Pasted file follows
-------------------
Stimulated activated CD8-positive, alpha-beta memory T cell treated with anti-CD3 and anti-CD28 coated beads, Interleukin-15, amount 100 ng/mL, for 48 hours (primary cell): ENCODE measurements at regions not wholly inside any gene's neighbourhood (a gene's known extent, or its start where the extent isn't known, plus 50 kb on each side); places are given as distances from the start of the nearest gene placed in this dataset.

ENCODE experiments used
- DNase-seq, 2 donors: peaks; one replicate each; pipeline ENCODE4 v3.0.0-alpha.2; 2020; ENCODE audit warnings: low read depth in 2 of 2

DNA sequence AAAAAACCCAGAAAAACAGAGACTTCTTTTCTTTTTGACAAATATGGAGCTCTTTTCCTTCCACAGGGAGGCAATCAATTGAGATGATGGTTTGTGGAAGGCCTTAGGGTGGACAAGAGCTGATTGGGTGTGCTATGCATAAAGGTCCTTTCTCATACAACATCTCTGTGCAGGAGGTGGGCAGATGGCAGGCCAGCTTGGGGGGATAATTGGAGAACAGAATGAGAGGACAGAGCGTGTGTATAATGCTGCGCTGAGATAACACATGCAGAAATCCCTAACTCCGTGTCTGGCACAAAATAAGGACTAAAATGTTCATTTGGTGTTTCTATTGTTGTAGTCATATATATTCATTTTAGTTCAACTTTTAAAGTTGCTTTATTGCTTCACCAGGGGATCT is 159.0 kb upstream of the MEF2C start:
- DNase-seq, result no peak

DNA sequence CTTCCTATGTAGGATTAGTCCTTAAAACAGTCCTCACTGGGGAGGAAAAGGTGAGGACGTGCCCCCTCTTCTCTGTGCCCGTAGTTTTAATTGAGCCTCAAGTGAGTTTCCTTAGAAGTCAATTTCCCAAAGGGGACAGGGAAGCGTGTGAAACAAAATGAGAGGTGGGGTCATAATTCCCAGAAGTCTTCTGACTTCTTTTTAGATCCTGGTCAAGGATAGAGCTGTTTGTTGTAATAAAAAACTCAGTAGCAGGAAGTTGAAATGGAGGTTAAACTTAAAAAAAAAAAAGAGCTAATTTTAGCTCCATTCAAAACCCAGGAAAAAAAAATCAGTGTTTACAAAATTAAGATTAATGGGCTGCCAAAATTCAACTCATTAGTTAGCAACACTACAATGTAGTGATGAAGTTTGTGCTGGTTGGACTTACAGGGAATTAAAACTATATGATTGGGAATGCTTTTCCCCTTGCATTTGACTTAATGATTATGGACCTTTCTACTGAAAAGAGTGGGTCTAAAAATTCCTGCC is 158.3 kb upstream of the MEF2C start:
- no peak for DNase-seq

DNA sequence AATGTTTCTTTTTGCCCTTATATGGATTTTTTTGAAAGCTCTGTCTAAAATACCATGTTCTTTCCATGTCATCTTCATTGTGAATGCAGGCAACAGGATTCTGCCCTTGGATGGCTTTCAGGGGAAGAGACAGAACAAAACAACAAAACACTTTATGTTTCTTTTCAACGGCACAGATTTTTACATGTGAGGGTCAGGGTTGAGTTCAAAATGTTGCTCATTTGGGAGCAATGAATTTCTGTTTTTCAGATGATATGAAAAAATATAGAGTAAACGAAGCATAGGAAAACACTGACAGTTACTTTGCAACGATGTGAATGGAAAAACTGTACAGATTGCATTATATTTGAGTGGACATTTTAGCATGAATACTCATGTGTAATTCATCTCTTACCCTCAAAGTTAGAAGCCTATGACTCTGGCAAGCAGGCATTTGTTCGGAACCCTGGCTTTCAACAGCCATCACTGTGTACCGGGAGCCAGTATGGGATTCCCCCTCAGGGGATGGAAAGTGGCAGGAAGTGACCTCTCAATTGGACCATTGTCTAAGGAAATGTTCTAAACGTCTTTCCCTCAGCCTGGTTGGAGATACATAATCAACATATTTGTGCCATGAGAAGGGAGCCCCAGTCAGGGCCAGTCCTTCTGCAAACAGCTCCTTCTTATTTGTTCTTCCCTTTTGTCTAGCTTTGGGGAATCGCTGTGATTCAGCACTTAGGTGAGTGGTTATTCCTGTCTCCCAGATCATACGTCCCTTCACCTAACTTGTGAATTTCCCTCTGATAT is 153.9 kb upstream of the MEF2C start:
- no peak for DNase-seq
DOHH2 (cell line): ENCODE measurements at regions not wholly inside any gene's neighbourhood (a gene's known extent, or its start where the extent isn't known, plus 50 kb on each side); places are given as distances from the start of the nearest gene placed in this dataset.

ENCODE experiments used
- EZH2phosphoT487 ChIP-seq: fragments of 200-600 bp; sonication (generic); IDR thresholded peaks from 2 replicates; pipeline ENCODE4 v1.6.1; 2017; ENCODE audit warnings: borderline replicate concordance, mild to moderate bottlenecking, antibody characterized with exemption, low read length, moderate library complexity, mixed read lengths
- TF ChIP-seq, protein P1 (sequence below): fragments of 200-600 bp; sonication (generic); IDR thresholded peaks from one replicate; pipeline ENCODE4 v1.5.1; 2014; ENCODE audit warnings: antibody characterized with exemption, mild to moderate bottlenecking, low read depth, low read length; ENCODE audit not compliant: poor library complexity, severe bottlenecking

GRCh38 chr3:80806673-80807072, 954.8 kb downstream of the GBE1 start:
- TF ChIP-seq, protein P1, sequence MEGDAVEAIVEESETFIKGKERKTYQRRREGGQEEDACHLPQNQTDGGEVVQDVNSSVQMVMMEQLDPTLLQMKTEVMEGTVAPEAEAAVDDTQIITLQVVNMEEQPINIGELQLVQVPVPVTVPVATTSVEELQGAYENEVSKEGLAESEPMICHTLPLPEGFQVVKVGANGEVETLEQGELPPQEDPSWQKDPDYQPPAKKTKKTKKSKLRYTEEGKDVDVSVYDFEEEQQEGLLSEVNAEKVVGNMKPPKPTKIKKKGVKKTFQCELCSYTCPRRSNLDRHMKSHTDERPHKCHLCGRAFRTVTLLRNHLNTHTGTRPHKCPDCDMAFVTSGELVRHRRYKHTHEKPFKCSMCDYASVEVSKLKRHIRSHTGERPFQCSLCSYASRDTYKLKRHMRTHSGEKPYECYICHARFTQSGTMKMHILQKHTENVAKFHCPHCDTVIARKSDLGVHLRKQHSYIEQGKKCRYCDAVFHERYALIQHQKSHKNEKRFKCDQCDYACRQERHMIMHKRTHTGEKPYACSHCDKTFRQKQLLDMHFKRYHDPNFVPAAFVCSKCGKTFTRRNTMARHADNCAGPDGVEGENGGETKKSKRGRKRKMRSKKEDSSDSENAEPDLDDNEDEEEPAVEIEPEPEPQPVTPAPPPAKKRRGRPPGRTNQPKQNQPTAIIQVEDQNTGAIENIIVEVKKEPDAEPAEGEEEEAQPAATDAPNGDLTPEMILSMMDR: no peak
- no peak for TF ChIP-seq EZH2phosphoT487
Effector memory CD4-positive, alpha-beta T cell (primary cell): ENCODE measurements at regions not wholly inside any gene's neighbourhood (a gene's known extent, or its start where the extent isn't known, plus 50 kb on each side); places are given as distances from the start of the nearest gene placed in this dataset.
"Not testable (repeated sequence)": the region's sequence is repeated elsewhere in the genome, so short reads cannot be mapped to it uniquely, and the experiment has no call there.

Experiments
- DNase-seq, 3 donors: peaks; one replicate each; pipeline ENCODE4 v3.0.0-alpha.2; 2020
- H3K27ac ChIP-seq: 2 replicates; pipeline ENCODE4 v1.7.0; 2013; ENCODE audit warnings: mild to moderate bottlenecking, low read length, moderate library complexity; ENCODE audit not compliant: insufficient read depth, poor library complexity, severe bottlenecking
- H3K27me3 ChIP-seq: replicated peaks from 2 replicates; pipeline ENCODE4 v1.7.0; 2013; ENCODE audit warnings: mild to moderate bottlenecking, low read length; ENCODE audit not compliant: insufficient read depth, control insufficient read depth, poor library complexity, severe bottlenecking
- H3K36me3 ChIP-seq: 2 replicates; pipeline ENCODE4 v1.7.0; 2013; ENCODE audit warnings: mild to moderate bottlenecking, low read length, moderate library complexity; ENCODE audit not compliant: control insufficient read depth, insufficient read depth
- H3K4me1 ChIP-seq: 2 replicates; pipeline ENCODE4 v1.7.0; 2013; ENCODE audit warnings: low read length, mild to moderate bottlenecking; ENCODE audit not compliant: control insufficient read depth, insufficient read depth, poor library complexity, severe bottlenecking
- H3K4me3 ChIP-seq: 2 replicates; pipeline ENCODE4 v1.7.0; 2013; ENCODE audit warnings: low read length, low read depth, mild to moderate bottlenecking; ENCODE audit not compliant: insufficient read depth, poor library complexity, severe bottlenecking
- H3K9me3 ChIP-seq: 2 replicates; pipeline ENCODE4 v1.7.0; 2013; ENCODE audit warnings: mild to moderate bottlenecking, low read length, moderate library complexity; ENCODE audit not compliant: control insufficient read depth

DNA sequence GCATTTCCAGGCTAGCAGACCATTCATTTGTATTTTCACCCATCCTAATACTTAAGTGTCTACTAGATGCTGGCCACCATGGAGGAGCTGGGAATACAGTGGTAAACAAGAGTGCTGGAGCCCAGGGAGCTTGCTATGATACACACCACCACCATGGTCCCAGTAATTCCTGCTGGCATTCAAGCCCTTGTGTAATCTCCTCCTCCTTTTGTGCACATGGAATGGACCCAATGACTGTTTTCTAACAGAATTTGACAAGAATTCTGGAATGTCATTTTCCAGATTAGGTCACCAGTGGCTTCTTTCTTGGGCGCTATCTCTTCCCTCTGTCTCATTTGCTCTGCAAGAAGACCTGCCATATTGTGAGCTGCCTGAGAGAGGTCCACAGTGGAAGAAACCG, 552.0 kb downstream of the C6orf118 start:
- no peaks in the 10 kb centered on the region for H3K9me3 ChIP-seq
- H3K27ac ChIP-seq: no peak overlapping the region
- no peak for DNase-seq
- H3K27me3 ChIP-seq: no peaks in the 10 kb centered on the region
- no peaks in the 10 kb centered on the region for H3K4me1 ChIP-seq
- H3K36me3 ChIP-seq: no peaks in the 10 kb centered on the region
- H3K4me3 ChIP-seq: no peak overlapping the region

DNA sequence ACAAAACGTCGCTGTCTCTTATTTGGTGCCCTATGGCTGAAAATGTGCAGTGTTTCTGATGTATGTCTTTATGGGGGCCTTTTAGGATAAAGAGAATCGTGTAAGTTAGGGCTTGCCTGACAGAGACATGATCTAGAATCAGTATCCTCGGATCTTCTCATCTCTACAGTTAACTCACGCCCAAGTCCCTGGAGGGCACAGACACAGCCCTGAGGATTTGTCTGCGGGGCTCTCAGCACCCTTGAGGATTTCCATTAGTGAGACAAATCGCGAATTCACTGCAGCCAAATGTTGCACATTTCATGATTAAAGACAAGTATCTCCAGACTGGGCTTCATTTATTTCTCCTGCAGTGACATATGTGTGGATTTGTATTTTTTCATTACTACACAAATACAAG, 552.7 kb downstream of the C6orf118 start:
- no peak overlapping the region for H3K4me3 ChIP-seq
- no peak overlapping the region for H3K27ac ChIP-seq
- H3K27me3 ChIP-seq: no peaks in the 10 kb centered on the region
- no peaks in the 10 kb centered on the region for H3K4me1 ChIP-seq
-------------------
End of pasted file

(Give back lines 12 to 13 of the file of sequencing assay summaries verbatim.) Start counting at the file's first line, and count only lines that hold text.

- EZH2phosphoT487 ChIP-seq: fragments of 200-600 bp; sonication (generic); IDR thresholded peaks from 2 replicates; pipeline ENCODE4 v1.6.1; 2017; ENCODE audit warnings: borderline replicate concordance, mild to moderate bottlenecking, antibody characterized with exemption, low read length, moderate library complexity, mixed read lengths
- TF ChIP-seq, protein P1 (sequence below): fragments of 200-600 bp; sonication (generic); IDR thresholded peaks from one replicate; pipeline ENCODE4 v1.5.1; 2014; ENCODE audit warnings: antibody characterized with exemption, mild to moderate bottlenecking, low read depth, low read length; ENCODE audit not compliant: poor library complexity, severe bottlenecking